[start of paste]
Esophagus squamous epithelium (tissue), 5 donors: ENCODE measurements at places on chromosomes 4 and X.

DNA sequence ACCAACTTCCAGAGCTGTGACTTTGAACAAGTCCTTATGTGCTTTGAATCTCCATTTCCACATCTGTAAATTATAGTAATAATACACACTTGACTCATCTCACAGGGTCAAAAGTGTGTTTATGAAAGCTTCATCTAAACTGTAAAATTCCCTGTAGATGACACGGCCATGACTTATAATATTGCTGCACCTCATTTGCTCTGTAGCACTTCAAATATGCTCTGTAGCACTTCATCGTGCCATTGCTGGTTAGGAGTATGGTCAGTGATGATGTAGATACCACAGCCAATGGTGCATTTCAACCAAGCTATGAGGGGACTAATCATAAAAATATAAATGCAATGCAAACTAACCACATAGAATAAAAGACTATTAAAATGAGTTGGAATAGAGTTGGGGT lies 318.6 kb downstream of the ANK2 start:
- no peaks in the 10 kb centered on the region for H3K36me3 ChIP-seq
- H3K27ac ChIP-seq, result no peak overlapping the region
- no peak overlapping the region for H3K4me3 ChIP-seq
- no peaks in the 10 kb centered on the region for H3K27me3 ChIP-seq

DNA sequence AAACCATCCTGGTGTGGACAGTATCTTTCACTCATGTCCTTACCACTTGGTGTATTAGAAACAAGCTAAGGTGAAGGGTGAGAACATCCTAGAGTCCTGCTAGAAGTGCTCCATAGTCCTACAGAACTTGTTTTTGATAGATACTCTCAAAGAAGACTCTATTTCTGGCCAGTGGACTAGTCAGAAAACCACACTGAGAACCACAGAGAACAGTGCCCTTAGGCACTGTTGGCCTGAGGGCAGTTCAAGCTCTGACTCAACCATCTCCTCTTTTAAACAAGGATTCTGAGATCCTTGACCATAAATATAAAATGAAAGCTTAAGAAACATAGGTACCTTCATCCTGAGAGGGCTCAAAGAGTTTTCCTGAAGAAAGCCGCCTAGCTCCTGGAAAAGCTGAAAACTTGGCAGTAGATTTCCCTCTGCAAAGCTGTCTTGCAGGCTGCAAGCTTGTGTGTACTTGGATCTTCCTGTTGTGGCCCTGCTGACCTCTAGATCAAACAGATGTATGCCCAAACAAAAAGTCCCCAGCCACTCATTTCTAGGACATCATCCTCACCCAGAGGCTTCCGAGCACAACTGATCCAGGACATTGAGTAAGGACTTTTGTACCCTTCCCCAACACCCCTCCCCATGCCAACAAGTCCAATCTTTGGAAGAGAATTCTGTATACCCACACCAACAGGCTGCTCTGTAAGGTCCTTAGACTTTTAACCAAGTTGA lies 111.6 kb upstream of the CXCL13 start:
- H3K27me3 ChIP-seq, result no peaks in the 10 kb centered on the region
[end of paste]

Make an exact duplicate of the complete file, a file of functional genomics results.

Esophagus squamous epithelium (tissue), 5 donors: ENCODE measurements at places on chromosomes 4 and X.

DNA sequence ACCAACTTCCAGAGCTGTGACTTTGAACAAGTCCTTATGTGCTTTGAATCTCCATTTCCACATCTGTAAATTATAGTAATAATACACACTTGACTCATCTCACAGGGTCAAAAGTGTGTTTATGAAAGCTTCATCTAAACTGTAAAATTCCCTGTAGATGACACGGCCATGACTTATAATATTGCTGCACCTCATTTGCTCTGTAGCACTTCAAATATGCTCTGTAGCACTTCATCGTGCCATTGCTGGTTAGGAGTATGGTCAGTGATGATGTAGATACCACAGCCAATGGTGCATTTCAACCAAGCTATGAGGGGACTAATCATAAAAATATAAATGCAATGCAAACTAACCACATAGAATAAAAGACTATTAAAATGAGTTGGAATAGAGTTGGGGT lies 318.6 kb downstream of the ANK2 start:
- no peaks in the 10 kb centered on the region for H3K36me3 ChIP-seq
- H3K27ac ChIP-seq, result no peak overlapping the region
- no peak overlapping the region for H3K4me3 ChIP-seq
- no peaks in the 10 kb centered on the region for H3K27me3 ChIP-seq

DNA sequence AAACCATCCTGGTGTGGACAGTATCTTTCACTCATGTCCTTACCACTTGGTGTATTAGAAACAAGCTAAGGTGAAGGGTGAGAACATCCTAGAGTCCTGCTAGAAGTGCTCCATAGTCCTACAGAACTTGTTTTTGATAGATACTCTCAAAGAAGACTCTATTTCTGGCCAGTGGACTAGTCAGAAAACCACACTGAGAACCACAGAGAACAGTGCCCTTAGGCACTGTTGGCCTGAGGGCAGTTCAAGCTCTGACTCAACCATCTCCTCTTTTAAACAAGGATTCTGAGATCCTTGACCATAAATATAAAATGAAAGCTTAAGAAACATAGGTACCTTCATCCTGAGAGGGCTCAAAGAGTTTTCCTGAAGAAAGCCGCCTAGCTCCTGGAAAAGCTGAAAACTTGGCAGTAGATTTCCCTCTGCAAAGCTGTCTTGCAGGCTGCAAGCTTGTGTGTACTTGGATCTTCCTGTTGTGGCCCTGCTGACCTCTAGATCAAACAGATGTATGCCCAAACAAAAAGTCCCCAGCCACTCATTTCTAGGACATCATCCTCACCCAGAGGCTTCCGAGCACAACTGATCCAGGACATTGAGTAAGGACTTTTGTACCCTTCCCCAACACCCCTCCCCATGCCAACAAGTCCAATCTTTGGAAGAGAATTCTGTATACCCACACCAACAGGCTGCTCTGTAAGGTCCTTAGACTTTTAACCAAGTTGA lies 111.6 kb upstream of the CXCL13 start:
- H3K27me3 ChIP-seq, result no peaks in the 10 kb centered on the region